How much can you make?
Uber claims that on average drivers could make around £565 for a 35-45 hour week, and that’s after it takes its 20% ‘service fee’ (though drivers who signed up after April 24 2016 have to pay 25%).
For Stephen, driving for Uber provides him with a full-time wage. He said: “I take home around £700 for a 35-hour working week; sometimes I’ll do more but I never go over 45 hours and I don’t always work weekends”.
While there have been complaints from drivers on chat forums about the time spent waiting for fares, Stephen claims he’s never waited more than ten minutes.
Deborah Tucker joined Uber as she wanted flexible work after leaving the fire service.
She said: “I like the fact there’s no minimum hours; you only have to make one trip a month to keep on the books and I do anything from an hour a week up to 60 hours, which brought in £1,100 after Uber’s cut”.
Petrol costs also need to be factored in; Tucker says she spends around 20% of her earnings on petrol.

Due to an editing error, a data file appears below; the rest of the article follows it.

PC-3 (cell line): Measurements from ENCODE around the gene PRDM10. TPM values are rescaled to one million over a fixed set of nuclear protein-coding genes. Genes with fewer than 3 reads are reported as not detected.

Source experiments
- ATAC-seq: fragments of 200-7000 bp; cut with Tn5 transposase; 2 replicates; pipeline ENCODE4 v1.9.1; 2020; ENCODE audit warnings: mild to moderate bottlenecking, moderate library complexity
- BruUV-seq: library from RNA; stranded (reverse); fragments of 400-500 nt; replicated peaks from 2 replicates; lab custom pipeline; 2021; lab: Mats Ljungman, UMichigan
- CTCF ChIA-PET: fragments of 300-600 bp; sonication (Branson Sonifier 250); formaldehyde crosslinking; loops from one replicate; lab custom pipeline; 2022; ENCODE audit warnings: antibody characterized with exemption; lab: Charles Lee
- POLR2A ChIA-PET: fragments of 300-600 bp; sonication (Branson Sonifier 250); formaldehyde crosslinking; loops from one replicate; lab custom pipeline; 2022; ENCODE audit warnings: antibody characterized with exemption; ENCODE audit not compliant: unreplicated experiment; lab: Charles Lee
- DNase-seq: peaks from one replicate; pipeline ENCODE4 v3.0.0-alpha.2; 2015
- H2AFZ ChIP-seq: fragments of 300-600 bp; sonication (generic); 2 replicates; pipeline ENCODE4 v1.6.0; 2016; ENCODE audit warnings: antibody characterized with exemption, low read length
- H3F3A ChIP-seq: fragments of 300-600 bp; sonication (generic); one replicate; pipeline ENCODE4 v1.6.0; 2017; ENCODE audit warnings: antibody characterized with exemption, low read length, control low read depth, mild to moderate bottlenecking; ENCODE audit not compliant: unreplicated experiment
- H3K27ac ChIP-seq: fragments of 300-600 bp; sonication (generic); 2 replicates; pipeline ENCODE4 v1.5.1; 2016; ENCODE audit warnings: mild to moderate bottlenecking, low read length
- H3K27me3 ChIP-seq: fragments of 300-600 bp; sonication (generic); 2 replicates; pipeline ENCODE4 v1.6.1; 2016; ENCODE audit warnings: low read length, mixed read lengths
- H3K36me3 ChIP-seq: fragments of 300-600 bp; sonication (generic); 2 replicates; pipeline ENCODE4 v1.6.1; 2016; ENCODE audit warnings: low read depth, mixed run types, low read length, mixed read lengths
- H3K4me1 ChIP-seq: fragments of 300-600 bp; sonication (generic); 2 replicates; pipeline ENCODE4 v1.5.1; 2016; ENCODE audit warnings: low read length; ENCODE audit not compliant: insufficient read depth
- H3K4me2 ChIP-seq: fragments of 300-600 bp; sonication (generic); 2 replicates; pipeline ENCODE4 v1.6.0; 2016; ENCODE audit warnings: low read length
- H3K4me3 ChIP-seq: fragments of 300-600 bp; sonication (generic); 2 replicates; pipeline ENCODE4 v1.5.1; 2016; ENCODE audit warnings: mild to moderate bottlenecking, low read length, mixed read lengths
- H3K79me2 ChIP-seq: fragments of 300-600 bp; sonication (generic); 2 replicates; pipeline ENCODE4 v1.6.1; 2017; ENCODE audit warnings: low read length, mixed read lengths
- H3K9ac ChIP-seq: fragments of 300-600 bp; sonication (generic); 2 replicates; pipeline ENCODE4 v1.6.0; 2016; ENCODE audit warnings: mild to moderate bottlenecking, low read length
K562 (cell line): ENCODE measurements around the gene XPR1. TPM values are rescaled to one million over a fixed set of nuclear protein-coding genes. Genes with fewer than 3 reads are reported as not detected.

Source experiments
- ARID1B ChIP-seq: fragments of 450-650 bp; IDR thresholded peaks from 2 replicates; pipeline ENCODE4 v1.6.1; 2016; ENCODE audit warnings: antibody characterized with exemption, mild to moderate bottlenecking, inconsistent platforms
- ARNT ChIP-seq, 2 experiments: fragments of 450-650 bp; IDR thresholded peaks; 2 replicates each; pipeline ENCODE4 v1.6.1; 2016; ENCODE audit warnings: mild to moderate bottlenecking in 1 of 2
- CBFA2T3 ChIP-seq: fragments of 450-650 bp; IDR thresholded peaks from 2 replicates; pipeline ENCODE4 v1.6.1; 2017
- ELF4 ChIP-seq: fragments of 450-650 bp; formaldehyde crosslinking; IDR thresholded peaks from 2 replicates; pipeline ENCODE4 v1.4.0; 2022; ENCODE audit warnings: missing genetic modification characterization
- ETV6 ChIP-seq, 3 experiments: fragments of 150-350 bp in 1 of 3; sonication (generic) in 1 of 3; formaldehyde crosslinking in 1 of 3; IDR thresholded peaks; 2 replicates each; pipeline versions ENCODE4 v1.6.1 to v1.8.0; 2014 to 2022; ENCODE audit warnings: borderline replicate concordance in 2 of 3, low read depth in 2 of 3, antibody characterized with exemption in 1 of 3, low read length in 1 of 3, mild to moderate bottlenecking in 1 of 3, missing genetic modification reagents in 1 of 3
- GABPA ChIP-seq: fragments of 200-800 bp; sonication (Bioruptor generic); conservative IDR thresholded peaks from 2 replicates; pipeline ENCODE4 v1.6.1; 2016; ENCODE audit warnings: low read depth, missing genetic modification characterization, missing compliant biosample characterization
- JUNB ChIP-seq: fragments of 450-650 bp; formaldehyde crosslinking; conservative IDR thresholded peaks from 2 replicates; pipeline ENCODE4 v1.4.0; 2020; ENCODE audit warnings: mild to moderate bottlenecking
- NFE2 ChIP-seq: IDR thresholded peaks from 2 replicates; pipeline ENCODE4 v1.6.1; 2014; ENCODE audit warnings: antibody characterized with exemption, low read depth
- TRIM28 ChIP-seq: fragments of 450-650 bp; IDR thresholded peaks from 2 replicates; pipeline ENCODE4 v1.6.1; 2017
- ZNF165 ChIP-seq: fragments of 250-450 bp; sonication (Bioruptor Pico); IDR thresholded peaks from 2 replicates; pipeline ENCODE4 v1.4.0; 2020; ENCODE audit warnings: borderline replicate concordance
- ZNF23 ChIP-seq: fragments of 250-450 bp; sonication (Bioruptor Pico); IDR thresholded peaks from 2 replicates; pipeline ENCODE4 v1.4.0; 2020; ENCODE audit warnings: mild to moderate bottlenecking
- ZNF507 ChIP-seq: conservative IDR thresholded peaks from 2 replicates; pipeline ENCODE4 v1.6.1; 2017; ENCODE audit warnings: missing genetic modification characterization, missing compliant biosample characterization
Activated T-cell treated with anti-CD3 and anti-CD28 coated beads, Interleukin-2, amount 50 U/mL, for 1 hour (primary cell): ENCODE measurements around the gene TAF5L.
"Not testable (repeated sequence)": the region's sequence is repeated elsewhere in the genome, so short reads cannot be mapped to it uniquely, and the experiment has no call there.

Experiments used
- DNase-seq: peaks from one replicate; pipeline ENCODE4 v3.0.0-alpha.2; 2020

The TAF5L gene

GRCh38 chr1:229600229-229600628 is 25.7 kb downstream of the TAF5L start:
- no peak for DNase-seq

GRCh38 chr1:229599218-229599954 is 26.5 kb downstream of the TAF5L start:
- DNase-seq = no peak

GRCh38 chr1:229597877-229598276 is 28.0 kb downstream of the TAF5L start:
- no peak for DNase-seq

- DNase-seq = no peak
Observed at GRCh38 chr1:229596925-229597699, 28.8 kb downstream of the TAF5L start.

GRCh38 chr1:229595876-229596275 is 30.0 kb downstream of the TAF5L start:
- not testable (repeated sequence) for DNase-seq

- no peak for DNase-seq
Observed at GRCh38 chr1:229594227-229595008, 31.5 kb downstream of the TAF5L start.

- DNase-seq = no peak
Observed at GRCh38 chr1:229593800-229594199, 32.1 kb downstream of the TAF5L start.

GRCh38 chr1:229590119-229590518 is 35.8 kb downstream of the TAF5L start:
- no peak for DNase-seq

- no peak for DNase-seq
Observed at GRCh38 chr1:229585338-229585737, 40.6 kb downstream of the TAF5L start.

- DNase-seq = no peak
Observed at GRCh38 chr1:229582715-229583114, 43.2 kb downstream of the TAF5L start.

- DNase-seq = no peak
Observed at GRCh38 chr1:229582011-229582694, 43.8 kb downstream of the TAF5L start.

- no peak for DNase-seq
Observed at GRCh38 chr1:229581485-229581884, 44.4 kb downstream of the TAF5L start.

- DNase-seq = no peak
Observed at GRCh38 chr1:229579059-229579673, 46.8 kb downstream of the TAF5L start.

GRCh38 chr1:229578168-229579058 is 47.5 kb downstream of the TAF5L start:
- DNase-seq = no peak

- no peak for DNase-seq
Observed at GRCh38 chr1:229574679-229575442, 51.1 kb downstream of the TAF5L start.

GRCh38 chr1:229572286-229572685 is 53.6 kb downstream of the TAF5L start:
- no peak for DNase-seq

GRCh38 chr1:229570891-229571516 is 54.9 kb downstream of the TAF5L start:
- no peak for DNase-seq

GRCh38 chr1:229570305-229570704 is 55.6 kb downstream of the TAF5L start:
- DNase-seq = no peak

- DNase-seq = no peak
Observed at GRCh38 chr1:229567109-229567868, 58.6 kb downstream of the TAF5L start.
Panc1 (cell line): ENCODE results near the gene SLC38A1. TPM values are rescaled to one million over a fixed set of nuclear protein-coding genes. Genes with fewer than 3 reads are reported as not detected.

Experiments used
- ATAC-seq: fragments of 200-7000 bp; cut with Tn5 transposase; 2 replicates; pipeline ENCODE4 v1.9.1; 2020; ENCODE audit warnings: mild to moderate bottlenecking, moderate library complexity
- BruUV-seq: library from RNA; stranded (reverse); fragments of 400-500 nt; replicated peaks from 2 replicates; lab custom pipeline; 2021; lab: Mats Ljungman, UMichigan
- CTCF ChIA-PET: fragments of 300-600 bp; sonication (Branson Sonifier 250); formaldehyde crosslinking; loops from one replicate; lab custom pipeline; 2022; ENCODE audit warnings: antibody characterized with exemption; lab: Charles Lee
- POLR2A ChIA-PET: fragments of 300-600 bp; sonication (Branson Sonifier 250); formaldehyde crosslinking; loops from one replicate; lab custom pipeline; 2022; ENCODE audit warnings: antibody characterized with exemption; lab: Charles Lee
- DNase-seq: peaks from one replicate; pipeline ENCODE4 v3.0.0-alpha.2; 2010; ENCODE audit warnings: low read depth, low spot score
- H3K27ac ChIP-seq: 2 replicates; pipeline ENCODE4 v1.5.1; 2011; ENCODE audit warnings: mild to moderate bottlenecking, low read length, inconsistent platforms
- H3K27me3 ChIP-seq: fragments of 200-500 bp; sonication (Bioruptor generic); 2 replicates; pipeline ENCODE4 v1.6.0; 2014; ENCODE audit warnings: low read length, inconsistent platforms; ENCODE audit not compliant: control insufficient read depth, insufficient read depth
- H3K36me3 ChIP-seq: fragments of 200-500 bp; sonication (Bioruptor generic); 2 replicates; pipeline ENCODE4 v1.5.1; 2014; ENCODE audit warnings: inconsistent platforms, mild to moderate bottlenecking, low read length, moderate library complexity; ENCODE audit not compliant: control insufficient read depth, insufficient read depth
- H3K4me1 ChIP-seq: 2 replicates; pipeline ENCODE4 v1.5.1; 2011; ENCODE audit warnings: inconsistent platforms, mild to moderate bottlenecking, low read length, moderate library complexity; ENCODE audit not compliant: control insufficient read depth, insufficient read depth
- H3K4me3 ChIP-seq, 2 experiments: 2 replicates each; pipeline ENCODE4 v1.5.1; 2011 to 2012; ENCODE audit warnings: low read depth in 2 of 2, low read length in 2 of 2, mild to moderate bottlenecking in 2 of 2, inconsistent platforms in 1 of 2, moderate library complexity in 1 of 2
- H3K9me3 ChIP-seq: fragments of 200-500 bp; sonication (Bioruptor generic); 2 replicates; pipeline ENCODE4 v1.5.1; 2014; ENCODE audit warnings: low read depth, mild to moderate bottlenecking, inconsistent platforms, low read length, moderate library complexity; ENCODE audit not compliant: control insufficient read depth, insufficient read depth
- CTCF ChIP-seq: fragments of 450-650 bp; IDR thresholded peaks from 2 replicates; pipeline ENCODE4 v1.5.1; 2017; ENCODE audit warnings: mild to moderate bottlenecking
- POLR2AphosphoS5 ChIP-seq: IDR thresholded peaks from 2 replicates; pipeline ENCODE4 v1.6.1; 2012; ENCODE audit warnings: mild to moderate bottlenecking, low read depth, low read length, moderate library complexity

Uber dishes out wages, minus its cut, on a weekly basis. The money goes directly into your bank account along with an invoice detailing all the trips.
You can also opt to pay a £5 weekly charge for a company phone with built in sat nav. There's nothing to stop you using your own phone and downloading the GPS app, but this isn’t always straightforward.
“I did this initially but found the app kept dropping out, and I was liable for data charges so I switched to the £5 deal”, says Stephen. This includes the phone, data costs and any repairs.
Other money-making opportunities
This article has been updated
In pics: the incredible rise of uber (click image below)
More money making ventures:
Be the first to comment
Do you want to comment on this article? You need to be signed in for this feature